Okay, time for another installment of trade post:
B.P.R.D. 1946 Volume 9 (Dark Horse)
Written by Mike Mignola & Joshua Dysart
Drawn by Paul Azaceta
I love me some Hellboy, you guys and, of course, that includes B.P.R.D. I didn’t get into the Hellboy-verse until a few years ago, which was pretty good timing because I was able to read all the trades at Wizard and I was able to hop over the long gap when there weren’t any new books and Hellboy was spending a few years under the ocean. I’m a big fan of how intricate the history is. There’s elements in 1946 that resonate later on, though I can’t point all of them out, because it’s really hard to keep everything straight in my head. I do like to re-read the books every year or so, but I haven’t done that in a while and even right after I do it’s hard to remember.
This story follows Hellboy’s adoptive pops Trevor Bruttenholm in one of his post-WWII adventures with a group of soldiers in a bombed out Germany. This one’s got everything from vampires and werewolves to little girls in white dresses leading the Russian version of the B.P.R.D.
One of the great things about Dark Horse’s Hellboy and B.P.R.D. trades is that you can pretty much pick any of them up, understand what’s going on and enjoy a great story with a beginning, middle and end. Sure there are smaller elements that you might not pick up on, but might also drive you to check out other books. The other thing I love about these books is that they almost always have extras. Usually that includes an intro by Mignola along with a sketchbook with commentary in the back by Mike and whoever else is drawing the book. Unfortunately, this volume lacks the intro, which usually has Mignola explaining the genesis of the idea (where the mythology came from, that kind of thing). I really like those and was bummed to see there wasn’t one. There was, however an Afterward by Dysart explaining his first 1946 meeting with Mignola and the sketchbook.
Oh, one more thing, I really dug Paul Azaceta’s art. Like a lot of the non-Mignola or Dan Davis Hellboy/B.P.R.D. it took me a while to get used to his style (what can I say? I’m used to my superhero artists), but Azaceta seems like the perfect artist for this project. I look forward to seeing him on future B.P.R.D. projects almost as much as I’m looking forward to all the other Hellboy-verse books.
CATWOMAN: CRIME PAYS (DC)
Written by Will Pfeifer
Drawn by David Lopez
Catwoman’s one of those characters that I have an on-again off-again relationship with. I actually had a subscription to the Jim Balent-drawn version for a year which I dug. I’d also grab whatever crossover issues came out. I completely missed out on Brubaker’s relaunch and still want to go back and read it, but I have read a few of Pfeifer’s trades, this being, I believe, the second to last of the current run (it’s getting canceled right? I’m super behind).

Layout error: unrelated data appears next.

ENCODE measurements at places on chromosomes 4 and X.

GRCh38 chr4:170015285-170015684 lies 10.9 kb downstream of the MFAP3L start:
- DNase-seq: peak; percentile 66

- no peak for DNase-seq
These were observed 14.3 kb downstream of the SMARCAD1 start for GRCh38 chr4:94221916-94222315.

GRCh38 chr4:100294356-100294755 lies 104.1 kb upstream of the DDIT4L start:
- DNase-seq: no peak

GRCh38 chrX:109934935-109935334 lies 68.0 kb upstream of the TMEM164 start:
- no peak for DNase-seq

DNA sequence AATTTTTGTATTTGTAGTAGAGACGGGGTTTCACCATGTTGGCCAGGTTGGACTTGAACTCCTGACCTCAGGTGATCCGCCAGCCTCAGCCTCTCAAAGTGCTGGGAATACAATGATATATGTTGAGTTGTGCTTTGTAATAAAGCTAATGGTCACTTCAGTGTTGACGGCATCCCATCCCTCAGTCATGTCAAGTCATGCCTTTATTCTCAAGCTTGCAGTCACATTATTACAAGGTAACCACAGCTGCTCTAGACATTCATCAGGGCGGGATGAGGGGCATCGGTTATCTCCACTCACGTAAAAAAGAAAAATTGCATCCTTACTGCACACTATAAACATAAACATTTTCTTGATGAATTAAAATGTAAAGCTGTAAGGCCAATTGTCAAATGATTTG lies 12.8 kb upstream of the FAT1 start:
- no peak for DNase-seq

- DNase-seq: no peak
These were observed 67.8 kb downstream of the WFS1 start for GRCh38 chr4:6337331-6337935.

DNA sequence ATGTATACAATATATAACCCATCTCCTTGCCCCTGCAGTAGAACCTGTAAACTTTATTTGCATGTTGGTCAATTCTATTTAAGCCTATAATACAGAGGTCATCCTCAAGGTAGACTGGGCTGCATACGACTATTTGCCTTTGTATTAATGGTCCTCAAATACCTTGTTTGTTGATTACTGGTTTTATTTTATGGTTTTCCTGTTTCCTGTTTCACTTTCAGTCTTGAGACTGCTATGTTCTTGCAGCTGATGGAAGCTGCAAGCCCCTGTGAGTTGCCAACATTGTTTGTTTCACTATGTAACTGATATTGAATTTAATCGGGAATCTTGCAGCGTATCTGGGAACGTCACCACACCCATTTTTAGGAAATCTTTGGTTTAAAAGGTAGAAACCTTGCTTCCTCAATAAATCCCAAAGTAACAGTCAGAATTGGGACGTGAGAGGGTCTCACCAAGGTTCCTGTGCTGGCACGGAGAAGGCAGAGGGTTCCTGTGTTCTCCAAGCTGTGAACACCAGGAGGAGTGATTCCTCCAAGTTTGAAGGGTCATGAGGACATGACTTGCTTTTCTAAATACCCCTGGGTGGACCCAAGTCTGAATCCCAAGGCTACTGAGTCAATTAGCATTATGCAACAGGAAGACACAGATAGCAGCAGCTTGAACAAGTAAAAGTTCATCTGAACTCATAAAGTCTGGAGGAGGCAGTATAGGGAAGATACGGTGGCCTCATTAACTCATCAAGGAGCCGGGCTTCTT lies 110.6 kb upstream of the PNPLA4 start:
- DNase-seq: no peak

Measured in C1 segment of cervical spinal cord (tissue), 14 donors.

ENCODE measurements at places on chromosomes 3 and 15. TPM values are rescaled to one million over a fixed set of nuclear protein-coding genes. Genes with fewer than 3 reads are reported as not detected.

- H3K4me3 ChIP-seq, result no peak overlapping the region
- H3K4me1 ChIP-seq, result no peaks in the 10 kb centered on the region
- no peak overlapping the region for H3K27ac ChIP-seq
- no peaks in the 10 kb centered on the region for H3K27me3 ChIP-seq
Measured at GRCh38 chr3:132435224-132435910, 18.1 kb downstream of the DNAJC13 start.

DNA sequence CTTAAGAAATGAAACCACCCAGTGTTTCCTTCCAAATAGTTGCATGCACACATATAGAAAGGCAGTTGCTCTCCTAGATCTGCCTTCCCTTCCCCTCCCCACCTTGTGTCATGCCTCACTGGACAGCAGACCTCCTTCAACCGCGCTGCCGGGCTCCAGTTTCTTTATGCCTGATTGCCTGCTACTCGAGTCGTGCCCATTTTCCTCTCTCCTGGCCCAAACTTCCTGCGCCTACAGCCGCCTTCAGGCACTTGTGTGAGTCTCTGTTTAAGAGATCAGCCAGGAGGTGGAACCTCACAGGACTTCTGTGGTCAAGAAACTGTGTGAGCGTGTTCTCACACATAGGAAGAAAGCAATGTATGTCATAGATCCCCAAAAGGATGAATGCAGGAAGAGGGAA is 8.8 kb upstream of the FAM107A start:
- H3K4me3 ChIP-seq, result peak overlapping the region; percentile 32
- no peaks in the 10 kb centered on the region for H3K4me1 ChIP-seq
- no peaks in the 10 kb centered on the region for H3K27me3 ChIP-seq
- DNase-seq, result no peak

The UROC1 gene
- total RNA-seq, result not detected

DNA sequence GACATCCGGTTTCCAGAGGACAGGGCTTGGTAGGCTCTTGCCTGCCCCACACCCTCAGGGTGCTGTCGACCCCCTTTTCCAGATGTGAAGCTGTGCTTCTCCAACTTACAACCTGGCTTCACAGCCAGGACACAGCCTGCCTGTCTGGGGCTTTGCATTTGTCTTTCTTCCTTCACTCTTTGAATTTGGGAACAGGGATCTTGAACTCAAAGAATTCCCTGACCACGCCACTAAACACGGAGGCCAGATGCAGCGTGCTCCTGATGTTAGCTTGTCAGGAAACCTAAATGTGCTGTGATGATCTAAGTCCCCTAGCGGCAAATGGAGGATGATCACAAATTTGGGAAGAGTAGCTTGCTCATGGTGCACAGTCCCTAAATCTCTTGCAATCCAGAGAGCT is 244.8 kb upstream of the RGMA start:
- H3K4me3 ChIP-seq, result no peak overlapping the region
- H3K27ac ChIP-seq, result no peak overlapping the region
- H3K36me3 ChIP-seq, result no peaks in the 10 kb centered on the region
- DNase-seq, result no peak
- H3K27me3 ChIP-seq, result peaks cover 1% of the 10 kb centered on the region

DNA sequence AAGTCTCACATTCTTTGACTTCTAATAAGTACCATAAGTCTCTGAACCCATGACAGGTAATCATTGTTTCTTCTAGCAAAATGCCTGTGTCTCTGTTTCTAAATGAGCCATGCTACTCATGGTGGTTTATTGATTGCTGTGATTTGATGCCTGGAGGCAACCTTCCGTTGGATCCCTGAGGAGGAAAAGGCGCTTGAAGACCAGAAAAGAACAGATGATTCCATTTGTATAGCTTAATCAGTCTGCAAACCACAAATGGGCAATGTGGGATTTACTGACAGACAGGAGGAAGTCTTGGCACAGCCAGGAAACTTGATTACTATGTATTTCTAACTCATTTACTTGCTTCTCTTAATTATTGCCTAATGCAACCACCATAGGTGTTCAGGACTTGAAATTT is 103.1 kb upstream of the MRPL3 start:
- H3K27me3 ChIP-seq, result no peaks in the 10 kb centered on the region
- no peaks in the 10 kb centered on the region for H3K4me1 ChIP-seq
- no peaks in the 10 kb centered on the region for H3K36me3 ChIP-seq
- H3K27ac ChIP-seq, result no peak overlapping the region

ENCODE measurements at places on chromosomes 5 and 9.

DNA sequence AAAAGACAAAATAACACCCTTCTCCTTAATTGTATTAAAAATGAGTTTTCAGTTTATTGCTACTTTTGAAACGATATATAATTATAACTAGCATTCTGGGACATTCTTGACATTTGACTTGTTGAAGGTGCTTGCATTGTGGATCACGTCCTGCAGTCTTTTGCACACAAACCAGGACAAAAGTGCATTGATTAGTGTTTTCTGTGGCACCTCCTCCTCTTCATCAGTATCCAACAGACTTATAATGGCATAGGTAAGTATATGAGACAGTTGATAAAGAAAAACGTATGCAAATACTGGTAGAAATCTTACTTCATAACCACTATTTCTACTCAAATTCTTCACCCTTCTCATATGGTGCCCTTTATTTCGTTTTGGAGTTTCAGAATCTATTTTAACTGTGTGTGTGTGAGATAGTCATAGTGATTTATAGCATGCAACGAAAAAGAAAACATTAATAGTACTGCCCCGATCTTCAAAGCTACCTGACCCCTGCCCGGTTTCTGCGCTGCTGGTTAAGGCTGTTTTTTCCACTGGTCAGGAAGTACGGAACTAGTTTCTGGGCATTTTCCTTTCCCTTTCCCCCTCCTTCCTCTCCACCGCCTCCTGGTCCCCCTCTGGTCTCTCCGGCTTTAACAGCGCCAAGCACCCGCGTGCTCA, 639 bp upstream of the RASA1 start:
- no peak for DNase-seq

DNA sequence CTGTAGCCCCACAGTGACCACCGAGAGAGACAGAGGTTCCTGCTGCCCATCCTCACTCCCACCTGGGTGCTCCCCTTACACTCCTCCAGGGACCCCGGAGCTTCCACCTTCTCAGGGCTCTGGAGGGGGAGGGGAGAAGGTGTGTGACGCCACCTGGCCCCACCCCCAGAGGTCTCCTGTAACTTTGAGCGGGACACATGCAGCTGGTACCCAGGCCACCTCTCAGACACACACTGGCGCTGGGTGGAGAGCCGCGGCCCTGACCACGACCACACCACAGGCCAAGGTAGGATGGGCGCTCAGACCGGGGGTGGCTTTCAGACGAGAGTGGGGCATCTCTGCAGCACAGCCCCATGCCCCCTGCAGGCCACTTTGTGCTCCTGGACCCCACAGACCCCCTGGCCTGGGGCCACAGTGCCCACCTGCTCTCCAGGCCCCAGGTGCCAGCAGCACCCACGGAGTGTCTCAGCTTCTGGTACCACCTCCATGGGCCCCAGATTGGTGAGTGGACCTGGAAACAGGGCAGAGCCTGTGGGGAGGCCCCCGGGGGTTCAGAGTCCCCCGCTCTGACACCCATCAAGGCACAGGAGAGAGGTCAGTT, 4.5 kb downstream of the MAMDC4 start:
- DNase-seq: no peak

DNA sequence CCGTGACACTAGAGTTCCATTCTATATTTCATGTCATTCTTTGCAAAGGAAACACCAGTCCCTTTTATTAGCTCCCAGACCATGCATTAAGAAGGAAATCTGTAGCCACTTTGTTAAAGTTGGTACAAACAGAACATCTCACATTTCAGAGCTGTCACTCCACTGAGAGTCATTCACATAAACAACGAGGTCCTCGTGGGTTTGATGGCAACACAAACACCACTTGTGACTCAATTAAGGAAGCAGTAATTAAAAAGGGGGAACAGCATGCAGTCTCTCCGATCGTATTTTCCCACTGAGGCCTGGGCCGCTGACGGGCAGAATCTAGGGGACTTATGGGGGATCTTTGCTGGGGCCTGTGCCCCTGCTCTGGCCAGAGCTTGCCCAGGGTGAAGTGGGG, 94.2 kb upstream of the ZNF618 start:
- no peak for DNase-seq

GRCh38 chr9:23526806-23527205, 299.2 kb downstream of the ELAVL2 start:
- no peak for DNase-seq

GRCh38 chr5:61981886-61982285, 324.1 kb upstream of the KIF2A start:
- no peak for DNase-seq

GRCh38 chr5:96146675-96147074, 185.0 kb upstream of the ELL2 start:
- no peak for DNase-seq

Anyway, this story follows Selina’s attempt to start a new life with her baby, then get rid of the baby and finally waking up in her empty apartment which then explodes, leaving Cats on the run in Gotham without her mask or whip. There’s a character called The Thief who disappears due to Catwoman’s involvement in the Salvation Run storyline which feature supervillains being sent to a crazy planet far far away.
I was actually pretty interested in the Thief storyline and seeing Catwoman stripped of everything and on her own, but it got cut off by the Suicide Squad getting the jump on her and sending her to the prison planet. I wasn’t a big fan of the whole Salvation Run storyline, partly because it seemed a bit too close the Marvel’s Negative Zone prison (did they even really flesh that out? All things Civil War are a blur thanks to the Civil War Room column), even though it’s a pretty sound idea in theory. I don’t even know how that mini-series ended and this trade doesn’t offer up much insight. You get an issue of Cats wandering around from faction to faction only to end up with Luthor’s crew, but then she ends up in this weird world where’s practically SuperCat and runs everything. Once she’s out, she presumably rejoins the Salvation Run storyline. I feel bad for Pfeifer because it doesn’t feel like the Salvation Run stuff was very organic, probably more dropped on his plate. But he handled it well, though the story itself doesn’t hold much consequence (even though it’s pretty cool).
I’ve liked Pfeifer’s writing in the past, his Aquaman Sub Diego stuff was rad and HERO is one of the coolest books from the past five or six years not yet collected (seriously, what’s the deal with that? come on DC, where’s my omnibus?!), but for whatever reason Catwoman hasn’t really absorbed me yet, though I’ll probably grab the next trade when it makes its way into the Wizard office. I also like David Lopez, he’s a solid artist with a distinct style that makes him stand out. He seems equally adept at drawing grim and gritty street-level stuff as huge superhero group shots, which he also gets to do in this book.
I can’t really recommend Crime Pays to non Catwoman readers. There’s a lot going on in this book that’s not only connected to past Catwoman continuity, but also a part of DC’s last year that seems generally ignored (seriously, I read a ton of DC books, how did the villains get back?). Hopefully the next volume will wrap things up with The Thief (I’m seriously interested in that storyline, as well as what the heck Catwoman’s supposed to do with all her stuff gone).